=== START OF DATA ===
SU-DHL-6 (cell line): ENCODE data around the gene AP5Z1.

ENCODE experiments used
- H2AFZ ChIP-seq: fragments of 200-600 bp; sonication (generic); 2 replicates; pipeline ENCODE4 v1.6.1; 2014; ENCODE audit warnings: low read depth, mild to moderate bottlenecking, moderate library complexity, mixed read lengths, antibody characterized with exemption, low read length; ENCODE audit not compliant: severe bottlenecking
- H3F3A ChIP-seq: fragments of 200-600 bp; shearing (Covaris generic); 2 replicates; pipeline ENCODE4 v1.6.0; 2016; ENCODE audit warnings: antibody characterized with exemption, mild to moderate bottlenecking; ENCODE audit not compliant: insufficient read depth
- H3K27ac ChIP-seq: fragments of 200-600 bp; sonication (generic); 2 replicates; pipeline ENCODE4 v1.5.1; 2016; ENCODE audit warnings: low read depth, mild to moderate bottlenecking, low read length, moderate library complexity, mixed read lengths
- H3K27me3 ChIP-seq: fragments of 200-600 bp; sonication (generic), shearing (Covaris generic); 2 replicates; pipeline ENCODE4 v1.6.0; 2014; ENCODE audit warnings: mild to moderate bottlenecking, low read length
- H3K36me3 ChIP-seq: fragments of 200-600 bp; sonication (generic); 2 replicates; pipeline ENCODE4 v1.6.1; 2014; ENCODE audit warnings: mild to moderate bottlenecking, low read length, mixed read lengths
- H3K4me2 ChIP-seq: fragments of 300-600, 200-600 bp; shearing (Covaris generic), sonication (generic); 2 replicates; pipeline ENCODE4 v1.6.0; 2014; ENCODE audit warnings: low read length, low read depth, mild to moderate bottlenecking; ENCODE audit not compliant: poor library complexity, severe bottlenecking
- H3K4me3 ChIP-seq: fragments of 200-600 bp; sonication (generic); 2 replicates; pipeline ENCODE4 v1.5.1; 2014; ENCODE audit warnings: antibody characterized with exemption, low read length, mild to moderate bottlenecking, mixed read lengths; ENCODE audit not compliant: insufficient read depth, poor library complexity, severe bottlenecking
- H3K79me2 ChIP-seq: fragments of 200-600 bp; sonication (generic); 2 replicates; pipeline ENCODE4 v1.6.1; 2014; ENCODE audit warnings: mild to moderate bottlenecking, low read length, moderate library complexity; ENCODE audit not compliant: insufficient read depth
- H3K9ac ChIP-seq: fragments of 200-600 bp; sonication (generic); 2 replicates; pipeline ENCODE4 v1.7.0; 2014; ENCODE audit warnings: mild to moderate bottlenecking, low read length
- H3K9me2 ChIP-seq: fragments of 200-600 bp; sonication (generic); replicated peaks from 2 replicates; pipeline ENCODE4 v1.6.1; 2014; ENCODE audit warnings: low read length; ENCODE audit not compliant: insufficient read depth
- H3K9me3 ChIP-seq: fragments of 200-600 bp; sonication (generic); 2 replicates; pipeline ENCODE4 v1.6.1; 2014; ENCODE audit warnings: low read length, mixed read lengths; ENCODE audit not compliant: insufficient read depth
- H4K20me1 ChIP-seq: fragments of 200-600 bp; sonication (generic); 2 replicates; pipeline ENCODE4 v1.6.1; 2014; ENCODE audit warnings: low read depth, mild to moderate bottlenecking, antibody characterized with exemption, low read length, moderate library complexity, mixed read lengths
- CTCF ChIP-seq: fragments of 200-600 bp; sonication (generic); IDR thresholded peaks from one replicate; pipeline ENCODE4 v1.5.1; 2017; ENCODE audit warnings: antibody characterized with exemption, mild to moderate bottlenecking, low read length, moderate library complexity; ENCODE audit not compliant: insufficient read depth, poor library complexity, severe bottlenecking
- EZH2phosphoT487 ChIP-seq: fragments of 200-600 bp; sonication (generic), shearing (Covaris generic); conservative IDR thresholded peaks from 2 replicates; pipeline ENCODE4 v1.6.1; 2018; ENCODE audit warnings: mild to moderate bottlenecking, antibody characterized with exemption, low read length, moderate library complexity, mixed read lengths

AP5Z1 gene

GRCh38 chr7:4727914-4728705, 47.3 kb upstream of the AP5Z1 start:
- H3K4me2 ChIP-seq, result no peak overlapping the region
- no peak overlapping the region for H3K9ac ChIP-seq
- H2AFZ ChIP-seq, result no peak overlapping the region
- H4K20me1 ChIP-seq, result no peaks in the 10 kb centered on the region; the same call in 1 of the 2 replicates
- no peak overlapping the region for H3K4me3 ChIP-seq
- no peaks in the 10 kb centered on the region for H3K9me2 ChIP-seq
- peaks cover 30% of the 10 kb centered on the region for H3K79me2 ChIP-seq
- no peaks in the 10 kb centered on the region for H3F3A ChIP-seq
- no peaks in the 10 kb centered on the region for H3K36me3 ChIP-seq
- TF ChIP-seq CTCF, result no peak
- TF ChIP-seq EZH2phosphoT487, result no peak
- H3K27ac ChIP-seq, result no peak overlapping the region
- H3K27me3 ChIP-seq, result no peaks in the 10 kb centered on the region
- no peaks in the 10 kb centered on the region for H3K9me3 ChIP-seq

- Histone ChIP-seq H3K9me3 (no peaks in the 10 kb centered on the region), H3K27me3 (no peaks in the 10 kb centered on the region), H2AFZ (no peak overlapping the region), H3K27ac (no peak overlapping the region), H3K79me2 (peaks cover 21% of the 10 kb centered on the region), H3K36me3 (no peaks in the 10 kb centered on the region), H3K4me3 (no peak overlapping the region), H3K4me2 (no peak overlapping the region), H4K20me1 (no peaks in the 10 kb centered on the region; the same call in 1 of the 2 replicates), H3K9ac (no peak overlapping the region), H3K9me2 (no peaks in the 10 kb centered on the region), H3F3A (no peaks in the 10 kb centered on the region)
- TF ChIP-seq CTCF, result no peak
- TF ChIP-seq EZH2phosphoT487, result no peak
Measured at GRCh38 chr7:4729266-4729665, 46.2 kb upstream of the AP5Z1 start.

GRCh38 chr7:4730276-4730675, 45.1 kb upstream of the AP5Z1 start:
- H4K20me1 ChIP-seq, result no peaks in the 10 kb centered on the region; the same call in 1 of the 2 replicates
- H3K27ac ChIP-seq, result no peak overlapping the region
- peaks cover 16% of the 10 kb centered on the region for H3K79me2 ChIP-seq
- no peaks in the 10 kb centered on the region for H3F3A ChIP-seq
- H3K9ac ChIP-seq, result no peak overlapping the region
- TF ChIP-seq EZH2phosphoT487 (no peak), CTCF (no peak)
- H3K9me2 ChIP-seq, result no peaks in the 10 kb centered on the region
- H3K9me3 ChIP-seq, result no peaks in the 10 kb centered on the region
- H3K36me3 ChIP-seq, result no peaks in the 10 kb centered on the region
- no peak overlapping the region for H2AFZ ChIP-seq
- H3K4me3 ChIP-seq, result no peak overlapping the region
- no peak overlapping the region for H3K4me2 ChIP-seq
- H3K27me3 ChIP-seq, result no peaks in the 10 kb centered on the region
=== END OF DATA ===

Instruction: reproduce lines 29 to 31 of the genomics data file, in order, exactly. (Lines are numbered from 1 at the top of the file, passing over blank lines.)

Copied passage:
- TF ChIP-seq EZH2phosphoT487, result no peak
- H3K27ac ChIP-seq, result no peak overlapping the region
- H3K27me3 ChIP-seq, result no peaks in the 10 kb centered on the region